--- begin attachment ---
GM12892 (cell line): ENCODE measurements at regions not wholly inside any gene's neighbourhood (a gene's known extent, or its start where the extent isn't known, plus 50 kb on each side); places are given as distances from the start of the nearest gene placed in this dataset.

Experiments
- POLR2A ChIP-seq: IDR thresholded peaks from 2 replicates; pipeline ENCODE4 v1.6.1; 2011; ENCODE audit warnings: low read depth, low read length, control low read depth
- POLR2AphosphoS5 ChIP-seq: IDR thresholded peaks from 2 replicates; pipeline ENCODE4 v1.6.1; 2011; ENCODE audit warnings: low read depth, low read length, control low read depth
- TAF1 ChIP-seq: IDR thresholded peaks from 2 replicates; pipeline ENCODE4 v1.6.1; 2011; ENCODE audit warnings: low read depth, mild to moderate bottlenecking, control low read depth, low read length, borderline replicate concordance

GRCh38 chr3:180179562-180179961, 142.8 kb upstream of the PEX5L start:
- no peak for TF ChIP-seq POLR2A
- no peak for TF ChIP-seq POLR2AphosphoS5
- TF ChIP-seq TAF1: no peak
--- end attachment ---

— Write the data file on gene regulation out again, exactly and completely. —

GM12892 (cell line): ENCODE measurements at regions not wholly inside any gene's neighbourhood (a gene's known extent, or its start where the extent isn't known, plus 50 kb on each side); places are given as distances from the start of the nearest gene placed in this dataset.

Experiments
- POLR2A ChIP-seq: IDR thresholded peaks from 2 replicates; pipeline ENCODE4 v1.6.1; 2011; ENCODE audit warnings: low read depth, low read length, control low read depth
- POLR2AphosphoS5 ChIP-seq: IDR thresholded peaks from 2 replicates; pipeline ENCODE4 v1.6.1; 2011; ENCODE audit warnings: low read depth, low read length, control low read depth
- TAF1 ChIP-seq: IDR thresholded peaks from 2 replicates; pipeline ENCODE4 v1.6.1; 2011; ENCODE audit warnings: low read depth, mild to moderate bottlenecking, control low read depth, low read length, borderline replicate concordance

GRCh38 chr3:180179562-180179961, 142.8 kb upstream of the PEX5L start:
- no peak for TF ChIP-seq POLR2A
- no peak for TF ChIP-seq POLR2AphosphoS5
- TF ChIP-seq TAF1: no peak